Al Capone was the son of two poor Italian immigrants, which at that time in history meant you didn't matter, so he had to find guidance with the only people that took an interest in him but unfourtnally for him it was some of the biggest mob leaders in New York. Even with that kind of influence hard to believe that a once soft spoken, intelligent kid from a good family would grow up to run a major city with blood, bullets, and booze. First, Capone's lack of tolerance for authority and people who didn't respect him was obvious from a young age. In sixth grade a female teacher called Capone a dago and slapped him during a argument in class, which angered Capone to the point were he punched the female teacher in the face breaking her nose (Al Capone:Scarface). After the incident the Capone family moved to a new neighborhood, where Capone would meet the man that would help change his life forever. Johnny Torrio was at the time the most successful and respected gangster in New York and his headquarters was located across the street from the Capone's new house (Bergreen pg. 26). Torrio instantly became Capone's new role model; Capone even got a job running small errands for Torrio and his crew. Capone spent every waking moment with the Torrio organization, which in way served as his new educational system, seeing as he no longer attended regular school. After a few years Torrio moved to Chicago but Capone would soon find a new influence to further his street education. Before moving Torrio got Capone a job as a bartender slash bouncer for Frankie Yale, which is where he would earn the nickname Scarface after a late night scuffle left him with three knife cuts on his face (Al Capone:Scarface). It didn't take long before Yale was impressed with Capone and took him under his wing and taught him how a business could be built violence and fear. Capone worked for Yale for several years, but after he started a family of his own he decided to get a legitimate job. Capone took his knowledge of running numbers and turned it into a bookkeeping job for a construction company (Bergreen p.55), but that all ended November 14, 1920 when Capone's father died suddenly of a massive heart attack. This event is viewed as the one that pushed all Capone over the hump and signified the end of a legal working career (Bergreen p.59). Hearing of the passing of Mr. Capone, Johnny Torrio, who was now running a large brothel empire in Chicago, called for his young protégé to join him in his new business. Second, was Capone's introduction to the criminal empire that Torrio was running in Chicago. Capone started out managing brothels for Torrio but soon became Torrio's business partner instead of his employee (Schoenberg pg.134). The duo expanded their business into the suburbs of Cicero to avoid some of the heat from the Chicago police department. Capone was left in charge of all activities in Cicero, and his first order of business was an all-out take over on the suburb(Schoenberg pg.149). Capone, being the loyal family man he was, put two of his brothers to work, one was to handle the city government and the other to open and manage new brothels (Schoenberg pg.176). In 1924 Capone showed Chicago just exactly what he was capable of; it was an election year and Capone was willing to do anything to get his officials elected. Capone's strong-arm tactics started off with threats and kidnapping, but quickly shifted gears when the Chicago police department gunned down Frank Capone in broad day-light (The Legacy of Al Capone). The actions of the police enraged Capone so instead of kidnapping officials he began beating, torturing, and killing them till there were no candidates left. Shortly after the murder off his brother, Capone killed a man in bar because the man assaulted one of Capone's closet friends (Al Capone:Scarface). This would be the first time Capone would be acquitted on murder charges, due to the fact key witness came up missing or developed a...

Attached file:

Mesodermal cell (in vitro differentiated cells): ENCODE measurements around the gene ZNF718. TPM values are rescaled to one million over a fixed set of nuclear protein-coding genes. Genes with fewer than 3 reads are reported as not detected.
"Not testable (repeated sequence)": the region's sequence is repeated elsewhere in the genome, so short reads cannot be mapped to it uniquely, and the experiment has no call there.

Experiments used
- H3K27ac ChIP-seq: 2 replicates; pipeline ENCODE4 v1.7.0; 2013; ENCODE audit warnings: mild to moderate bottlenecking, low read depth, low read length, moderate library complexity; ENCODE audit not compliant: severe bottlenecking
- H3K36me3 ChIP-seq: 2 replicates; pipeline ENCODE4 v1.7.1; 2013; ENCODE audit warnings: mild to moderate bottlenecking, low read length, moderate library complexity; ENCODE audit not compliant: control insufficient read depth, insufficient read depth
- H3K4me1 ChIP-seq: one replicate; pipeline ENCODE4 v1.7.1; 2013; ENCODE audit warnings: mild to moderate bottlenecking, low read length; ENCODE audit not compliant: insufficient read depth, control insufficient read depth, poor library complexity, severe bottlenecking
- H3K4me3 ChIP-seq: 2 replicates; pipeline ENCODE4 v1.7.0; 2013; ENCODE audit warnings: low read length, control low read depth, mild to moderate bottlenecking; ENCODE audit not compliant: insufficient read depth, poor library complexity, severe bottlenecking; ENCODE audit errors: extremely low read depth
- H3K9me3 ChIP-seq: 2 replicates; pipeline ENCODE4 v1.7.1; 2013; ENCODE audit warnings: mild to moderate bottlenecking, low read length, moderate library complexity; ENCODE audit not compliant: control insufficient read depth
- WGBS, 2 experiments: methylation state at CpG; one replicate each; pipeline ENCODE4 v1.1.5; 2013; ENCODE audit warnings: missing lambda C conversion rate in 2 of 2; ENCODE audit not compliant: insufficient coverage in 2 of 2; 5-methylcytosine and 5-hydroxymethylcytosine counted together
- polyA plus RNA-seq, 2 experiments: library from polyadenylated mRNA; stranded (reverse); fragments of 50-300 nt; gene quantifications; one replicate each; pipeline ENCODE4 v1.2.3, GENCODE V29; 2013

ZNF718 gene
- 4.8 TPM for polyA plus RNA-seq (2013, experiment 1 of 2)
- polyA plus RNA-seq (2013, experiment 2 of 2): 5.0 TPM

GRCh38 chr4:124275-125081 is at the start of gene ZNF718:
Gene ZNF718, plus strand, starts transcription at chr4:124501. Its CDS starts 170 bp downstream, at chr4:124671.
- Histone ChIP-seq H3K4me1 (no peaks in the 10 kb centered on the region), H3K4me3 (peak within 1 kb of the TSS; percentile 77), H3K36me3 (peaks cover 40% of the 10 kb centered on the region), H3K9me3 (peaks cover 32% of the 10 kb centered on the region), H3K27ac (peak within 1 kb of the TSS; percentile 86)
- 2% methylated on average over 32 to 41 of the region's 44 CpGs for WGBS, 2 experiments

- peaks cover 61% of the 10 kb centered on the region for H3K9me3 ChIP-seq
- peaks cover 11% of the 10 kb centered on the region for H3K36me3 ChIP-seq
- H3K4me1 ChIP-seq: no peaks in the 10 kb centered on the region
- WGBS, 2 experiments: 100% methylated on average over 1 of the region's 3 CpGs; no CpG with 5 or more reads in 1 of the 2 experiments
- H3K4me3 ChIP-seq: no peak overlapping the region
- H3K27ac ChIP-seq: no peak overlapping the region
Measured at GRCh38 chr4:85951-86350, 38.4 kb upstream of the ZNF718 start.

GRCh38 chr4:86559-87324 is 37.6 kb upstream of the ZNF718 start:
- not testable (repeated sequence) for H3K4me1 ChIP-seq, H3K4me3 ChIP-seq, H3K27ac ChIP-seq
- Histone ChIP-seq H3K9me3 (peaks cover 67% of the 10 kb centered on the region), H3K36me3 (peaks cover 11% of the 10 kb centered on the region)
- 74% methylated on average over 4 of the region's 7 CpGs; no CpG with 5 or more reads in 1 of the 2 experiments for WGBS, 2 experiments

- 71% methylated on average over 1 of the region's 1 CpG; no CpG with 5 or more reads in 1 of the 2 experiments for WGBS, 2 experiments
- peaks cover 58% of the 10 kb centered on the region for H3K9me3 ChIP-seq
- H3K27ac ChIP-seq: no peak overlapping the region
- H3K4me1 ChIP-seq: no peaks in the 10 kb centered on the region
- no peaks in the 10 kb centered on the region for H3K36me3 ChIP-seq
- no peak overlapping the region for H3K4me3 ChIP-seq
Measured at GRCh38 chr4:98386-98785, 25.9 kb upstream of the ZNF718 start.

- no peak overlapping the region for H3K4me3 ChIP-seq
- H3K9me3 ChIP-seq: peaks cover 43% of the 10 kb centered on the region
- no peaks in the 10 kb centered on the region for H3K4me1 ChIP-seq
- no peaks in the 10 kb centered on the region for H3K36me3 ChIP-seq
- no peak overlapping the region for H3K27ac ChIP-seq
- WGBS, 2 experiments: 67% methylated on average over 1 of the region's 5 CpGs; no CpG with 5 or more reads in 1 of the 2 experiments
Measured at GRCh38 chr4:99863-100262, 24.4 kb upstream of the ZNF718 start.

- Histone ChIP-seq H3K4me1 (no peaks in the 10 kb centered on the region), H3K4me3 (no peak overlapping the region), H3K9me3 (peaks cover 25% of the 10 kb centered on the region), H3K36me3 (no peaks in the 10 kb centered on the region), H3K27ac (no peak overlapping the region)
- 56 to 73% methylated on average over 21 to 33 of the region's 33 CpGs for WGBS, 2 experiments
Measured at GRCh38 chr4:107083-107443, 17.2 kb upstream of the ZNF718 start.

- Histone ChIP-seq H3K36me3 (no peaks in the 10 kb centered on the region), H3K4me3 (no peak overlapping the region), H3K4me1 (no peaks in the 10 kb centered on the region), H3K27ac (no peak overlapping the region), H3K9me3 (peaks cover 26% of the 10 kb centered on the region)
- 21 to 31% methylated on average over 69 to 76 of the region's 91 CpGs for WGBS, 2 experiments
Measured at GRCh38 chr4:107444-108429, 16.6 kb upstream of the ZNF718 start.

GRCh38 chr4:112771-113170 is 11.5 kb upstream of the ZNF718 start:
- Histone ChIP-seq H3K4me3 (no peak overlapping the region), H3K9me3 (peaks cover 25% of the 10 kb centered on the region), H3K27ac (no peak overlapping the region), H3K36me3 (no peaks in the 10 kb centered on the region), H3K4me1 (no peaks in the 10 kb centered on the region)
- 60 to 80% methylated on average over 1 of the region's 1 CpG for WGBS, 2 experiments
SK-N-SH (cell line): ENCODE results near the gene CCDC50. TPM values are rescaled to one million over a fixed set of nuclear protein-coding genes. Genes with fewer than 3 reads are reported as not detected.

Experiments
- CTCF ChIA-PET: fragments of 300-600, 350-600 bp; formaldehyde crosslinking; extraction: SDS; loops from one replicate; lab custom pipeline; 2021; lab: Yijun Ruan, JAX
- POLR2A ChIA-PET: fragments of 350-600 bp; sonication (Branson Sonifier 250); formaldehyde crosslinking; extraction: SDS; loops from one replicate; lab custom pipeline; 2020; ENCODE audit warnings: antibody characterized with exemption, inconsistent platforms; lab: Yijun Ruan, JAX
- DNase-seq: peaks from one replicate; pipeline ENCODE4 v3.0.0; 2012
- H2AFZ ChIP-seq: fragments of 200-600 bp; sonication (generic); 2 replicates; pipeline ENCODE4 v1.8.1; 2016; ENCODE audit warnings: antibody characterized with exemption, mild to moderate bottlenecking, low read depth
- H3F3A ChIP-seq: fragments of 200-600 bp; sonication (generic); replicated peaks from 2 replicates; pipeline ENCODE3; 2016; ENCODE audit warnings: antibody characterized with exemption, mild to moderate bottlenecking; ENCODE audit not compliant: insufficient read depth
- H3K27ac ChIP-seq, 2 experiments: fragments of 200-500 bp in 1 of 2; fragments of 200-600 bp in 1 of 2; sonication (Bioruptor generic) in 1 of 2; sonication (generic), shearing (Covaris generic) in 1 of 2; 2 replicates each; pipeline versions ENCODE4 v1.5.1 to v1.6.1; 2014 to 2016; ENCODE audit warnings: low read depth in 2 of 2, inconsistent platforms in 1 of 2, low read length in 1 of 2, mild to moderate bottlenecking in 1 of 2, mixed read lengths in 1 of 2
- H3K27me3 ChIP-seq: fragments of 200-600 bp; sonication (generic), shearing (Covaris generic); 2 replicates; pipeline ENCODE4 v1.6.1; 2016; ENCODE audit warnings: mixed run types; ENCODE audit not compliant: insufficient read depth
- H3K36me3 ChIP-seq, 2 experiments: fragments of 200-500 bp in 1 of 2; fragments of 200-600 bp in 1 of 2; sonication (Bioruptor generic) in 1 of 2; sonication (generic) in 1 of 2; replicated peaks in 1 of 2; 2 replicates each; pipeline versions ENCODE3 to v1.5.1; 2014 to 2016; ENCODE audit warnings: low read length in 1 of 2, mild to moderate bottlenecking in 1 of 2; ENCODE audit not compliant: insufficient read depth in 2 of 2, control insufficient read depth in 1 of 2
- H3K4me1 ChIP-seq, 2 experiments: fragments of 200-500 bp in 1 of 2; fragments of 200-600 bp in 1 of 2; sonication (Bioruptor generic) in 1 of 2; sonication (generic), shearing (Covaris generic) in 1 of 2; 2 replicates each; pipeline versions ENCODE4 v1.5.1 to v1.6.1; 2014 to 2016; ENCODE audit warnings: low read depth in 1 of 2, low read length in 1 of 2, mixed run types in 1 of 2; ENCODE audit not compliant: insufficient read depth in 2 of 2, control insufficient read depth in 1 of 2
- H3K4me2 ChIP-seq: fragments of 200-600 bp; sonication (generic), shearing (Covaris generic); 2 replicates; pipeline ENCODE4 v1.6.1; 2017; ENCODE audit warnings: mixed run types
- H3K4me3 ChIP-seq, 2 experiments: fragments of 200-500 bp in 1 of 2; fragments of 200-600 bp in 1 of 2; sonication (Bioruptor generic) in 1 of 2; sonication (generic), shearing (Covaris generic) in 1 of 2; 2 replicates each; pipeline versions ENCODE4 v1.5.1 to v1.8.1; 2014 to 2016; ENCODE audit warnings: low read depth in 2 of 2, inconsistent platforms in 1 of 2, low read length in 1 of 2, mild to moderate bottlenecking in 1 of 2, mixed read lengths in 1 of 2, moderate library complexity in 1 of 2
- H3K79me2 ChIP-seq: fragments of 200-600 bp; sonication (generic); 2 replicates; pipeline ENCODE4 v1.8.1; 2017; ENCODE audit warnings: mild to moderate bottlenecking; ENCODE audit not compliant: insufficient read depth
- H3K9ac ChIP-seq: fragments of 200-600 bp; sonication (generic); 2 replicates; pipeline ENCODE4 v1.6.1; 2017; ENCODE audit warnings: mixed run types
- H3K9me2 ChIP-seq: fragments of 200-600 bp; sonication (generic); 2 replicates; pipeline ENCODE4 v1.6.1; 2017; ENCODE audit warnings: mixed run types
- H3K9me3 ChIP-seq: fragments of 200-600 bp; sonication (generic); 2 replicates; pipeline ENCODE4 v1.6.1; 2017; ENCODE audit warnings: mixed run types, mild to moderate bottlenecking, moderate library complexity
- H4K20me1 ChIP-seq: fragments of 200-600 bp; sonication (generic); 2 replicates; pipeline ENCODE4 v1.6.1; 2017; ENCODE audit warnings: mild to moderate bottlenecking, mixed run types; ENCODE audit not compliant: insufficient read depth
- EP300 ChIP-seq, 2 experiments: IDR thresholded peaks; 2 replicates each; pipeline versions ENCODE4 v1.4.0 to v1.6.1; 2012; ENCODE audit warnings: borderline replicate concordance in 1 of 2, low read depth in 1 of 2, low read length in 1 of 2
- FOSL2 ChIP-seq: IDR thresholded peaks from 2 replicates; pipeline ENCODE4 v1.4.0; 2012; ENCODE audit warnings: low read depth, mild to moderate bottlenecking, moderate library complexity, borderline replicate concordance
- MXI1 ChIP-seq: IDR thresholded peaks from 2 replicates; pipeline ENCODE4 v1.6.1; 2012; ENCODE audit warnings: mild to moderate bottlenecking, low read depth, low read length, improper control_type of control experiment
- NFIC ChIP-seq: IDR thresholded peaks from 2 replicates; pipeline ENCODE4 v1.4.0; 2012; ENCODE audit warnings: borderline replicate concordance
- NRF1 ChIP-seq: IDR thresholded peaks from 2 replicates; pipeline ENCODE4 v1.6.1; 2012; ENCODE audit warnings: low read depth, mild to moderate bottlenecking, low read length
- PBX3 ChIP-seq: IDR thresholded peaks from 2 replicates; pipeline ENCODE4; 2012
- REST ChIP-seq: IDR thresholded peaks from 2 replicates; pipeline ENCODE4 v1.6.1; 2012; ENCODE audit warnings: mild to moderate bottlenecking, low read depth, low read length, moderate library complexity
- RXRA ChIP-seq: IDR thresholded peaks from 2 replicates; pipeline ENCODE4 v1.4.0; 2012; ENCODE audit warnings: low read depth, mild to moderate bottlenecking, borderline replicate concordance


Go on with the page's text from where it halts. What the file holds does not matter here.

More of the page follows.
Cited: Bergreen, Laurence. Capone: The Man and the Era.
Simon and Schuster, 1996
Kobler, John. The Life and World of Al Capone.
Da Capo Press, 1992
"Al Capone: Scarface." A&E Biography
The Arts and Entertainment Channel. January 29, 1998
"The Legacy of Al Capone." History 's Mysteries
The History Channel, September 26, 2000
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